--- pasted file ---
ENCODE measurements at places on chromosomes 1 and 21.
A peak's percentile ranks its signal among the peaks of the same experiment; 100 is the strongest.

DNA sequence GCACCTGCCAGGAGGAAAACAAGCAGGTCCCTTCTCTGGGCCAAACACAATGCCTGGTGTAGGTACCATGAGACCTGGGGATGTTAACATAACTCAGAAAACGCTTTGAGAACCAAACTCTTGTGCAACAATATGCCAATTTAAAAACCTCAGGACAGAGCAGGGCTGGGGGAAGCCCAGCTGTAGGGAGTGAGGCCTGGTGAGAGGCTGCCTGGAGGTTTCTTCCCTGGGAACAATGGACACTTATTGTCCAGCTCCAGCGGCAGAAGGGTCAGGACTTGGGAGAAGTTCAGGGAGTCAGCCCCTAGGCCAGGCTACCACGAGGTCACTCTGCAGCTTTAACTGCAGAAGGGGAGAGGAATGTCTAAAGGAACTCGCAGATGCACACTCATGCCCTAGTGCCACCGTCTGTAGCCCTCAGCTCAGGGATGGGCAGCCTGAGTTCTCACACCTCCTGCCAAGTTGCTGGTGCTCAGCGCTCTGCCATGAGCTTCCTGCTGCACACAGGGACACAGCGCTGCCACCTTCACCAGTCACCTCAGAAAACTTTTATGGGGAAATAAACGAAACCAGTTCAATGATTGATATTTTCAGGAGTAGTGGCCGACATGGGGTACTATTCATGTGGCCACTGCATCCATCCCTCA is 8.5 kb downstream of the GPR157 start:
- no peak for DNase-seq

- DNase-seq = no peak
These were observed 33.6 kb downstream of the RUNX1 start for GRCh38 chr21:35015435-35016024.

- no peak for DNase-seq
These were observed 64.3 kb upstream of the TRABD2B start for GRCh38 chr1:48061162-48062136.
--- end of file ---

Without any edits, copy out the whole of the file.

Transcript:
ENCODE measurements at places on chromosomes 1 and 21.
A peak's percentile ranks its signal among the peaks of the same experiment; 100 is the strongest.

DNA sequence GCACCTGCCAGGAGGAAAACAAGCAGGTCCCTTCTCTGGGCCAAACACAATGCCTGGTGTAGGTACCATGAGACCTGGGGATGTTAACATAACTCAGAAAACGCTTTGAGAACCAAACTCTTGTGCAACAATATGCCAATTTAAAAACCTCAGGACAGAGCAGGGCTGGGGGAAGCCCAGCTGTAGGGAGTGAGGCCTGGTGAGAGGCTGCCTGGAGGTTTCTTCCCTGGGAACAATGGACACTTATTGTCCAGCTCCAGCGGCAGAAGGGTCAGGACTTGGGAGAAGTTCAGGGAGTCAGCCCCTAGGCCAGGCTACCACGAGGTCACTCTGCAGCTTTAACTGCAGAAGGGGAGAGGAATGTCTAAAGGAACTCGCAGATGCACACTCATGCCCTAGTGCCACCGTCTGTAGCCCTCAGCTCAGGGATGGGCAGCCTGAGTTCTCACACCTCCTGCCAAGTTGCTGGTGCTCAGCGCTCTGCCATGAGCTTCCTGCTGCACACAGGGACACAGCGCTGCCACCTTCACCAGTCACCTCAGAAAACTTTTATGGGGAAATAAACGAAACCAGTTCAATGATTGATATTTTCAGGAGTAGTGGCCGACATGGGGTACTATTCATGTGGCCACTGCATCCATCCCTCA is 8.5 kb downstream of the GPR157 start:
- no peak for DNase-seq

- DNase-seq = no peak
These were observed 33.6 kb downstream of the RUNX1 start for GRCh38 chr21:35015435-35016024.

- no peak for DNase-seq
These were observed 64.3 kb upstream of the TRABD2B start for GRCh38 chr1:48061162-48062136.